Yesterday, NMR published a quick hitter warning YouTubers a new precedent was set in filmmaking — a film production team was being charged with criminal negligence/manslaughter over the death of a camera person on their documentary film. Many readers claim our coverage of this was some sort of ad hominem attack on YouTube and its creators — something out of almost malice.
While we typically keep our articles short and sweet, this article somehow hit a nerve with you, gentle readers. And so we thought it best to delve more into the subject of why exactly it does in fact apply to YouTubers.
While the original article is short, believe me, you don’t need more details about the actual death of the camera assistant Sarah Jones. At a certain point, the specifics of what happened to Sarah become prurient bloodlust on your parts. Everything germane to the YouTube community is listed in the course of the original article.
The relevant information is this: a filmmaking team without permits set up shop on a dangerous area of train tracks and someone got killed. This matters to YouTubers. The independent filmmakers had permission to be filming near the tracks, but not specifically on the tracks. So yes, one can see how it is a greater offense that they simply “neglected” to get the proper permits — or maybe they tried and failed? Whatever the case, these people had no right to be on the train tracks — any of them — and someone died. Now make that connection to YouTube.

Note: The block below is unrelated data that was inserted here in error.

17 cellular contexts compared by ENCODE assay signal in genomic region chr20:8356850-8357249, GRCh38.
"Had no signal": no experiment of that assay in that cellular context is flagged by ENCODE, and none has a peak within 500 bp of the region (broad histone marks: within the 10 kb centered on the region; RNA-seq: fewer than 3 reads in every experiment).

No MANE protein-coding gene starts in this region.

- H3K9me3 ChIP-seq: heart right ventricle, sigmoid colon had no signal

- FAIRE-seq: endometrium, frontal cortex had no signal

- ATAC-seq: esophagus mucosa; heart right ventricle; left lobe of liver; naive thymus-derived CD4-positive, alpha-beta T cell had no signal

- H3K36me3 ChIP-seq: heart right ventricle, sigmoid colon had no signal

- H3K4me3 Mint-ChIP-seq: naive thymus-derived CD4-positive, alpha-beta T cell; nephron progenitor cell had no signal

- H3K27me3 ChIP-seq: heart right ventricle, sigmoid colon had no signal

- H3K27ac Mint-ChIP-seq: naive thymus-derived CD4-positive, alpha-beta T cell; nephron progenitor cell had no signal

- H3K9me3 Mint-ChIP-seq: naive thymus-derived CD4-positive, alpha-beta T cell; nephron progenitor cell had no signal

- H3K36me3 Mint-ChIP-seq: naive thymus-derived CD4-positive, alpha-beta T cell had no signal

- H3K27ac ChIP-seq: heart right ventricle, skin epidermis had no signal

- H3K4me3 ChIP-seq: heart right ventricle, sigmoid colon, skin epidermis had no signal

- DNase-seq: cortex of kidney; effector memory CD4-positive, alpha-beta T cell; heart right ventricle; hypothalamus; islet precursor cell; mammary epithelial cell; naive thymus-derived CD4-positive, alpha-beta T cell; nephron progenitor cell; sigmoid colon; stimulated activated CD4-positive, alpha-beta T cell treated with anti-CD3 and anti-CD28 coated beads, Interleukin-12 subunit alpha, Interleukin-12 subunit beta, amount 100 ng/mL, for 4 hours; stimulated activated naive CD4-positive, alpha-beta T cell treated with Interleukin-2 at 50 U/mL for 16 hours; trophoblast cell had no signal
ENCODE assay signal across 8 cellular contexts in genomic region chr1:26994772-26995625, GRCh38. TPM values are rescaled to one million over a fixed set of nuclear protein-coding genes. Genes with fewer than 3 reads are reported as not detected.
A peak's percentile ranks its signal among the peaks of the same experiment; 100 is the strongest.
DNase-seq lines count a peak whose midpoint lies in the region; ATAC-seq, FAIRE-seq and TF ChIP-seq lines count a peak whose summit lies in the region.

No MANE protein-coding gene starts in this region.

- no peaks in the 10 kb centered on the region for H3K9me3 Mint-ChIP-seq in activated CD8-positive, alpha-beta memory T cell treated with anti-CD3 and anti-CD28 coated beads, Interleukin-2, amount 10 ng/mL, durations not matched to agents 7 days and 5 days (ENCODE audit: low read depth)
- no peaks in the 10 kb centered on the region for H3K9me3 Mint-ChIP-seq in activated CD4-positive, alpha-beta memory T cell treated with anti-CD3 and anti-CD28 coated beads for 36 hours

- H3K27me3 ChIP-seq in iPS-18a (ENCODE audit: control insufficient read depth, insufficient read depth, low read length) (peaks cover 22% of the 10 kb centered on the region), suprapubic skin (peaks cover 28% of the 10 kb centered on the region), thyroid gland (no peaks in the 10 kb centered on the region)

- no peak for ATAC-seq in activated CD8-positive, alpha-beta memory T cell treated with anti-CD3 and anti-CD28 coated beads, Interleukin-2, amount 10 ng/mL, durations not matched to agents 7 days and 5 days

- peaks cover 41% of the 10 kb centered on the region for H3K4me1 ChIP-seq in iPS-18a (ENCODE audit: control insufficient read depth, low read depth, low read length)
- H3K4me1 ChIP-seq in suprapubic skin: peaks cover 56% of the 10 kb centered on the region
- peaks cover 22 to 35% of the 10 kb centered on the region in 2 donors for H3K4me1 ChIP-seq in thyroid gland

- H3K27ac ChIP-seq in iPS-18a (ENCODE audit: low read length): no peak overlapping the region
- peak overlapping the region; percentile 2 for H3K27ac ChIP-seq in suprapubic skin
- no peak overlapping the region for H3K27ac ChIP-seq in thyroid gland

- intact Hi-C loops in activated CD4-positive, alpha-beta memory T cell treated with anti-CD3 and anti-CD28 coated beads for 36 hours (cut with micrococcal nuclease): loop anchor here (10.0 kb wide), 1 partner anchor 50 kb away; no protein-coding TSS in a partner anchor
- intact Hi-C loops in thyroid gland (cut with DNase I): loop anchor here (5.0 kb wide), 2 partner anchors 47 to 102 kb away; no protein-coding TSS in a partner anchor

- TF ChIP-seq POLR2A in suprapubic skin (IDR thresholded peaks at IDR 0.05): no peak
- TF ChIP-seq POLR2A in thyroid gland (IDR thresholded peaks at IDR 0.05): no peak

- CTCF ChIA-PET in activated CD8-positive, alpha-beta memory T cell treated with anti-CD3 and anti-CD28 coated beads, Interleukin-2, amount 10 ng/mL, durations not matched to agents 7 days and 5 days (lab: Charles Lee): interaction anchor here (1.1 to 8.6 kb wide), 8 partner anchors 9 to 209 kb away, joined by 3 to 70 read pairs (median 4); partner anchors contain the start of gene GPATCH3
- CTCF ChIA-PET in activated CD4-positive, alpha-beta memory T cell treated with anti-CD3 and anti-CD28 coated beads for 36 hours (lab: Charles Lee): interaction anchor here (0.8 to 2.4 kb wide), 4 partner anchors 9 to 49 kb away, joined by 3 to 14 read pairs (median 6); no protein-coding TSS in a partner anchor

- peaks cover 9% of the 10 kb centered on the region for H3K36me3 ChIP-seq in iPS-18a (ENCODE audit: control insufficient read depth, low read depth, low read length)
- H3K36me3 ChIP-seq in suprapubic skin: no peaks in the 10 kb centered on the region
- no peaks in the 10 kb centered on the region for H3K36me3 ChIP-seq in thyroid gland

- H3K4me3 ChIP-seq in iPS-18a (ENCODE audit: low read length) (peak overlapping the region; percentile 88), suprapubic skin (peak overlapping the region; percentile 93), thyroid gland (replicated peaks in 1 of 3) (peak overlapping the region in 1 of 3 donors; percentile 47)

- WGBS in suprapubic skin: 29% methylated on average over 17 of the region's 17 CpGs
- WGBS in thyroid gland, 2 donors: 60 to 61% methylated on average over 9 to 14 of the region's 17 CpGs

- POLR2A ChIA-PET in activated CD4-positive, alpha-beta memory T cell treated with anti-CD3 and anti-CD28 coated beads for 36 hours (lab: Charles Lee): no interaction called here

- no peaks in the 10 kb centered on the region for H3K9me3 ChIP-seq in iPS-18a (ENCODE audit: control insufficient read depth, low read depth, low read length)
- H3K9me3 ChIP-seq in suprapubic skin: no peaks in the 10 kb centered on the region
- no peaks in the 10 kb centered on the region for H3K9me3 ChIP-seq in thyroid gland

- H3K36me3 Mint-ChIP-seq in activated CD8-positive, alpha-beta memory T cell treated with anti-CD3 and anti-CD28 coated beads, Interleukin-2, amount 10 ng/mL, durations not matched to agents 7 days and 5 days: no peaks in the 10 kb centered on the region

How many YouTubers get permission for what they do? Few to none. The bottom line is that YouTube is still very much a guerilla industry at large and many sets take risks to get shots that they legally aren’t allowed to get. So you can perhaps make the connection as to how YouTubers should be aware of filmmakers being held liable for accidental deaths? Switch out the independent filmmakers who were out there for YouTubers. Does the situation change? If some assistant to a YouTuber gets hit because the YouTuber ordered them to be out on train tracks, is the YouTuber not in some way liable? YouTubers operate in the same manner as independent filmmakers (many films are shot without major studio participation and then hope to get picked up and distributed by major studios — it is similar to YouTubers hoping to attract an MCN). YouTubers definitely need to be held liable for the actions they take — just the same as anyone else.
And finally, for those of you who say that Ms. Jones should have expected a safe work environment while working with an independent filmmaking crew, all I can say is that you need to watch the independent film “Clerks.” Remember they were discussing about how unfair it is that all those contractors and construction workers got killed while building the unfinished Death Star in “Return of the Jedi”? And then that contractor stepped up and explained that you as an adult know the danger of the situation you are getting into — working on the Death Star was not without its risk of death. The same goes for filming on an OPERATIONAL TRAIN TRACK. As a 27-year-old adult, Sarah Jones and everyone involved with the production had to know there was some risk involved with what they were doing. And tragically, in that instance, the risk came up. Obviously (or perhaps not so obviously), the tone of the original piece said, essentially: “BE CAREFUL, PEOPLE.” And with that, hopefully you fine folks get all the information you need.
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